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The Edge

Rebooting Asia’s energy transition

Five takeaways from energy sector CEOs

4 minute read

Last week in Singapore, sector leaders, including CEOs, took to the stage for Wood Mackenzie’s 6th APAC Energy and Natural Resources Summit. The theme was ‘Rebooting Asia’s energy transition’. Gavin Thompson and I identified five key takeaways.

The energy transition will take longer

More than two years since Russia invaded Ukraine, multiple speakers asserted that energy security and affordability remain firmly at the top of the agenda. While renewables have strong momentum, emerging low-carbon technologies are coming through more slowly than hoped.

Fossil fuels are the beneficiaries. Coal is notably resilient in the power sector, while upstream oil and gas is bouncing back in the region after years in the doldrums. Exploration and appraisal are delivering promising results, with Indonesia and Malaysia ranked second and fourth for discovered resources globally in 2023. The former announced another significant deepwater gas discovery just this week.

But it’s not all smooth sailing. Risks around regulations, costs and logistics continue to delay upstream FIDs across the region. TotalEnergies’ Papua LNG project is the latest to see sanction shunted from 2024 into 2025 due to rising costs. APAC lacks ‘advantaged resources’ – its average pre-FID emissions intensity of 30 kg/tCO2e is double the global average for pre-FID projects. Venting of CO2 is a particular challenge for some new projects and should act as a catalyst to rising investment in carbon capture, utilisation and storage (CCUS) as corporates seek to boost sustainability credentials and protect their social licence to operate.

Deal-making is back in vogue

APAC upstream M&A is full steam ahead, with Asian NOCs, non-traditional players, including private equity and sovereign wealth funds, and, interestingly, the European Majors all stepping up activity. As one senior banker commented, oil and gas companies are thinking bigger than the lending banks, and boards across the sector are open to much more ambitious M&A proposals than in previous years. 

Recent deals by TotalEnergies in Malaysia and Eni in Indonesia show that Southeast Asia continues to offer upside potential. Part of the region’s attraction is its gas and LNG, the last great growth play in fossil fuels. Are we seeing a touch of FOMO from European Majors after their US counterparts went big in M&A in Q4 2023?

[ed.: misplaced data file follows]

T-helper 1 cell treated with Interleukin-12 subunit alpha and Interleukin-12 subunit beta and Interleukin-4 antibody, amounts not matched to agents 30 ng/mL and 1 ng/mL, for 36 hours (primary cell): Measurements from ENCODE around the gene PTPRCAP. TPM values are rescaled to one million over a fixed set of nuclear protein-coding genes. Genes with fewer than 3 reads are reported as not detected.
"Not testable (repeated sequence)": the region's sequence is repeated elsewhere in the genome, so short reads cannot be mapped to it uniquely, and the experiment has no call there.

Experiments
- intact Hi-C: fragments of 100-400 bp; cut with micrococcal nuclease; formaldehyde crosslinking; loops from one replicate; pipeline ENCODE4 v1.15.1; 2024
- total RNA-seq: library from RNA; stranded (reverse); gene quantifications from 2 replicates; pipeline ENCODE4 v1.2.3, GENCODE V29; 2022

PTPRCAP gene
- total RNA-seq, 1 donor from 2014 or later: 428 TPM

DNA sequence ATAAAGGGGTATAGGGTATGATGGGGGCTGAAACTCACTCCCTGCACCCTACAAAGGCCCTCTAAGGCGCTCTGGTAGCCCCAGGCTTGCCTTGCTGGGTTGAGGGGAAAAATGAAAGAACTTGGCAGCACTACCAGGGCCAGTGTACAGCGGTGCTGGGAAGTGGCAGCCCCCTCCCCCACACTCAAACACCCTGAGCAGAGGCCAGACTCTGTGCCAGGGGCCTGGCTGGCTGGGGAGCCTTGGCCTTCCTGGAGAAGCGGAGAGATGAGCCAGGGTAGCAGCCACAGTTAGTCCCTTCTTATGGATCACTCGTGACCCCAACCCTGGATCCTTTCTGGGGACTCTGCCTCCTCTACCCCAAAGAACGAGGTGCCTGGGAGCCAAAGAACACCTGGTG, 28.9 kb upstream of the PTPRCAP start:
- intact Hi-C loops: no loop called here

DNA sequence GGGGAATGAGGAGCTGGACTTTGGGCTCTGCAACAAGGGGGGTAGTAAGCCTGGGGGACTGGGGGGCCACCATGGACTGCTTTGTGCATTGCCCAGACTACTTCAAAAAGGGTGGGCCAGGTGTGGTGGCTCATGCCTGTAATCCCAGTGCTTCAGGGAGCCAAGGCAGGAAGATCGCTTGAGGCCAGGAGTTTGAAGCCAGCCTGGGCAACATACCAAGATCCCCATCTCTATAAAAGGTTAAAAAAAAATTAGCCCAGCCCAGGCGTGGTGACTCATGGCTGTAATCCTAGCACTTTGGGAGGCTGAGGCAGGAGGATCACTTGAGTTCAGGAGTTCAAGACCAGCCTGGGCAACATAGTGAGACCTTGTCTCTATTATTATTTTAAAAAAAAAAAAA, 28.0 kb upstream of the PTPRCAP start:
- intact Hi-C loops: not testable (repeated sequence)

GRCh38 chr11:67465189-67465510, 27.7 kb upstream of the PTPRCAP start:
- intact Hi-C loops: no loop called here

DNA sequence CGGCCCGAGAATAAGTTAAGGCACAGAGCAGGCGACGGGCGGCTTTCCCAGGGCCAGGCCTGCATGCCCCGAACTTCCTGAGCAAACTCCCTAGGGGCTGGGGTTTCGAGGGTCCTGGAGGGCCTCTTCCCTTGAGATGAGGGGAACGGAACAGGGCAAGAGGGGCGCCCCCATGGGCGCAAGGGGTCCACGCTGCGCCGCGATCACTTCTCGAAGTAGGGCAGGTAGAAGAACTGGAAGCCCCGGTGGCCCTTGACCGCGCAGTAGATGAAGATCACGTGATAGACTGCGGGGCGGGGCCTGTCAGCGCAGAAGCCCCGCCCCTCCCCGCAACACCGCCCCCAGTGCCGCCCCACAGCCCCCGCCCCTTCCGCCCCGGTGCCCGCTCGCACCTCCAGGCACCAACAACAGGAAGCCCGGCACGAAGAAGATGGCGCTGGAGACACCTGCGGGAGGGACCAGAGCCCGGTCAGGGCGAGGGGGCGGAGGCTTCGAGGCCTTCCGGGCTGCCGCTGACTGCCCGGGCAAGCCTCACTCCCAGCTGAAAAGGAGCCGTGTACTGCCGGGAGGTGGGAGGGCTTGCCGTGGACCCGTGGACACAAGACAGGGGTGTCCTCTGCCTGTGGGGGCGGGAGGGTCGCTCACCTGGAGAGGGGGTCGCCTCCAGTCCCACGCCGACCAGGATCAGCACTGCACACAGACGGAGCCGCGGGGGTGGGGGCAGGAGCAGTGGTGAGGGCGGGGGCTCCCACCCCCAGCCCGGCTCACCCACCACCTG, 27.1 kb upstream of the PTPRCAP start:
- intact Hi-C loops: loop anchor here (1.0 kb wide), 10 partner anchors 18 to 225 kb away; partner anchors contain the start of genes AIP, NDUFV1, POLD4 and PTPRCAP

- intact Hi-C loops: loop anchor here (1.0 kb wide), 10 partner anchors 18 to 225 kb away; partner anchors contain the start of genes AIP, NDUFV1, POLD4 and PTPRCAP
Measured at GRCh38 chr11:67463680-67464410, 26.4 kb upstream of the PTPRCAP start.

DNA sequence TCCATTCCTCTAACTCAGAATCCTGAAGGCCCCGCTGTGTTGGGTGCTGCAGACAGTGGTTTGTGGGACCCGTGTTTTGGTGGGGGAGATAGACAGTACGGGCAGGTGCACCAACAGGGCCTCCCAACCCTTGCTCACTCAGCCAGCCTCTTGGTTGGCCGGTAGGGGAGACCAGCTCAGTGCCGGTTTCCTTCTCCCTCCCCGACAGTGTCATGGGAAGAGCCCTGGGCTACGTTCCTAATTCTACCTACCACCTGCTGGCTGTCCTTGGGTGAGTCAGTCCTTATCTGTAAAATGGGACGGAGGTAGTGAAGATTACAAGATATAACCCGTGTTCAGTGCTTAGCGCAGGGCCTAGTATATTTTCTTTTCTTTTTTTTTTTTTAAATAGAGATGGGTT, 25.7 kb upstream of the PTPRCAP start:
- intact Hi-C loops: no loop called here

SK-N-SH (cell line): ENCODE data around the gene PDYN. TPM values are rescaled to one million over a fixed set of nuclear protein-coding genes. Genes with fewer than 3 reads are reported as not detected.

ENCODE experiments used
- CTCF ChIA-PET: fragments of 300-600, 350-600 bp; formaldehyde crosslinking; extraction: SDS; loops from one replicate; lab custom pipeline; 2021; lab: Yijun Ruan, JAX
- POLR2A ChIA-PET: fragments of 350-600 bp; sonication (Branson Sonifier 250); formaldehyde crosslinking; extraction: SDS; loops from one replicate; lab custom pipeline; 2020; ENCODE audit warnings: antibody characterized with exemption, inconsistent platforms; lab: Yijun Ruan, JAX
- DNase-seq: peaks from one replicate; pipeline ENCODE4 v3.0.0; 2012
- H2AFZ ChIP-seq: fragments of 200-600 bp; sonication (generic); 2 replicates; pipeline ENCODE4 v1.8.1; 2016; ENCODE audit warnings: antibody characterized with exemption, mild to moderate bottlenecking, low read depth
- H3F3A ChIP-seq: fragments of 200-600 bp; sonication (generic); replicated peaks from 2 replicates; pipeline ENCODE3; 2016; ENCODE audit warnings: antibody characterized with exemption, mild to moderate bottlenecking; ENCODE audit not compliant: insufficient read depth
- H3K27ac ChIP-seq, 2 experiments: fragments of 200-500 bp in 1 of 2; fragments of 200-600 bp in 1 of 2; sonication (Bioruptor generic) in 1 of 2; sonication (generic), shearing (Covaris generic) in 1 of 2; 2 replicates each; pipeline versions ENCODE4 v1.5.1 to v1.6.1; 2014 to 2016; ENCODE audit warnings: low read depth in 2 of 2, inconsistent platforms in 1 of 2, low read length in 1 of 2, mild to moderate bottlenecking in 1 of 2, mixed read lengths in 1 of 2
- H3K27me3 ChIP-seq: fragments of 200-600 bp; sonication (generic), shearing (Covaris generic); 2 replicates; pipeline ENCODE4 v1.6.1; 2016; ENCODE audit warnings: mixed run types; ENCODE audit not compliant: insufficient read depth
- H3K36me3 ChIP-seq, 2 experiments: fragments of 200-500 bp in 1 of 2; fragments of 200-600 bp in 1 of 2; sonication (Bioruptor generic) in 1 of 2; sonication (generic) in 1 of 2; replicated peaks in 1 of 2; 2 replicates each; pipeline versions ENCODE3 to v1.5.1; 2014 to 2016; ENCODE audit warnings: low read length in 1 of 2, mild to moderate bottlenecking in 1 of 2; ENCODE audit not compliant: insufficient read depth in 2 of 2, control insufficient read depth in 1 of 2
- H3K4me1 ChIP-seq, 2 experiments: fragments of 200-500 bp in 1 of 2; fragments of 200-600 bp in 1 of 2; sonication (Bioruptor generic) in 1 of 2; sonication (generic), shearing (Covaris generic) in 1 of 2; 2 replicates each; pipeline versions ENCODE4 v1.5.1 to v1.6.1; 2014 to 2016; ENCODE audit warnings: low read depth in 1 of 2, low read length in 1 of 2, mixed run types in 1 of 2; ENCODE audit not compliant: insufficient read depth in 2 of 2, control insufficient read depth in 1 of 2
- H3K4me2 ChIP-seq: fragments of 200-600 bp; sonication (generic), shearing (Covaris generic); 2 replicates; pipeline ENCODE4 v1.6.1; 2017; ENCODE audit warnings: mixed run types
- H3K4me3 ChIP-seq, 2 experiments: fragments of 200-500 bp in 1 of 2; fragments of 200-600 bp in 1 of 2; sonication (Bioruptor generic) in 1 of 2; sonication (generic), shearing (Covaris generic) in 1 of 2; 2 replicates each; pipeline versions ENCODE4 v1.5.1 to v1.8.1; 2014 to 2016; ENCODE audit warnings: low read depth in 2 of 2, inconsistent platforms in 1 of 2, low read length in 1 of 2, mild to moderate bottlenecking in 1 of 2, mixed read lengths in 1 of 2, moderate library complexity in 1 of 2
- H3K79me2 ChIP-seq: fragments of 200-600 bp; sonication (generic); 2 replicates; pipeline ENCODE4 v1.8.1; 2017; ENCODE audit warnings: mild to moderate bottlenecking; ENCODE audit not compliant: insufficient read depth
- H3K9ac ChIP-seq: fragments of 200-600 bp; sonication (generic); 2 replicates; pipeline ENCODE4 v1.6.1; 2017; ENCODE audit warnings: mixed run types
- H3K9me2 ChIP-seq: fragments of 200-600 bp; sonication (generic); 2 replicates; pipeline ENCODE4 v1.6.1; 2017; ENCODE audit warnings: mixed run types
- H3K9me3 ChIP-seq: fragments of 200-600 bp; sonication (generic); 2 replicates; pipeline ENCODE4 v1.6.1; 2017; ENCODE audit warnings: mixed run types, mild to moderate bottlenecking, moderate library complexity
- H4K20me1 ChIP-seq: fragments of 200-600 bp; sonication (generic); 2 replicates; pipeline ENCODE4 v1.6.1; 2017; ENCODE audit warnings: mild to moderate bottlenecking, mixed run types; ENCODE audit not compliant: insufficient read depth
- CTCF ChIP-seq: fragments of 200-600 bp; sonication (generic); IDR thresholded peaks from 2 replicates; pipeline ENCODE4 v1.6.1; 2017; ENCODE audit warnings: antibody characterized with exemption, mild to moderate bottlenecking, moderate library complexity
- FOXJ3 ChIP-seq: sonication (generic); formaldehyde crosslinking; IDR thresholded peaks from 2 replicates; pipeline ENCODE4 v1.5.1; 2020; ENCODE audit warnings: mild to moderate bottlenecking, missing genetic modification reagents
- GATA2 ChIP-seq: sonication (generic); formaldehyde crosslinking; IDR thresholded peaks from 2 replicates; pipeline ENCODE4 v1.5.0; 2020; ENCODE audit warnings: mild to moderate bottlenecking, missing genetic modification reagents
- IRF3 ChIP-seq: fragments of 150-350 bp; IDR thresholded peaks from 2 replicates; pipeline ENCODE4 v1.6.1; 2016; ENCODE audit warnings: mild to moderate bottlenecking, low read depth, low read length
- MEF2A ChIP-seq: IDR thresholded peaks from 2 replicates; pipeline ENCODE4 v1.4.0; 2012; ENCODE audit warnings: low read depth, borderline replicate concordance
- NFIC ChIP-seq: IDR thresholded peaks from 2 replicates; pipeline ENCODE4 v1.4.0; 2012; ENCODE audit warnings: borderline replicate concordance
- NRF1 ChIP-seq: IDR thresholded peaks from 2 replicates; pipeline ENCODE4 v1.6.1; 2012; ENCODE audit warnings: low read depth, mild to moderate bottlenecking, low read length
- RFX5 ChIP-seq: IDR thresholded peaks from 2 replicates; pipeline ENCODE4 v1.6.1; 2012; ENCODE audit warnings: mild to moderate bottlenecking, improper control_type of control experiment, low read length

The Chinese NOCs remain something of an enigma in upstream M&A as political considerations continue to weigh heavily on international ambitions. The same can’t be said for their counterparts in metals. Chinese miners are still chasing pretty much everything – often with success at the end of the deal process. 

Power generation is not an “easy to decarbonise” sector

 The decarbonisation debate often refers to the “hard to abate” sectors like steel, aviation and shipping, implying that electric power is more straightforward. The bad news is that the power sector is not that easy either. China is a case in point. Last year, China installed a mind-blowing 257 GWdc of solar – eight times more than the US – in addition to 75 GWac of wind capacity. Yet even this was not enough to fully meet China’s 2023 electricity demand growth. Coal plants filled much of the gap. 

Across many Asian markets, it’s the same story as power demand growth outpaces the expansion of renewables. Investment in renewables and energy storage must scale up apace.

Finance is available for emerging low-carbon technologies

 But projects aren’t progressing fast enough due to a lack of financial incentives, subsidies and a meaningful carbon price. Across the region, end-users are not yet willing to pay higher prices to kickstart markets.

CCUS is one example. APAC accounts for 53% of gross global emissions, with three-quarters of global coal plants and steel and cement production based in the region. Yet the carbon capture sector remains in its infancy here, accounting for just 19% of proposed projects worldwide. Current Asian projects are largely focused on decarbonising supply. What’s needed is CCUS at scale in hubs, serving large industrial clusters with high emissions concentration. The right policies and subsidies must be developed to get things moving – better still, a meaningful carbon price. CCUS needs leaders to get things going, including the global players who are making faster progress in the US and Europe.

Policy is key to momentum on low-carbon energy investment

Carbon prices across Asia Pacific remain either too low or non-existent. Few in the room held much hope this would change quickly. Instead, governments will need to offer carrots to spark investment. With affordability fundamental to policy across the region, this is going to take time.

Predicting government policy remains one of the biggest challenges in renewables. Australia’s government support scheme aimed at adding a further 32 GW of renewable capacity by 2030 is one example of how changing legislation can impact value. Developers with wind and solar capacity already in operation will not benefit from the scheme, meaning their assets are likely worth less than when they originally invested. Such incremental policy decisions driven by governments learning on the job could well be a feature of future power markets.

Can Asia reboot it's energy transition? It’s going to take time and money, but we hope last week’s APAC Energy and Natural Resources Summit at least succeeded in identifying what needs to be done.

Many thanks to Meg O’Neill, Chief Executive Officer & Managing Director, Woodside Energy, and to Montri Rawanchaikul, Chief Executive Officer, PTT Exploration and Production (PTTEP) among the senior industry leaders who joined us.

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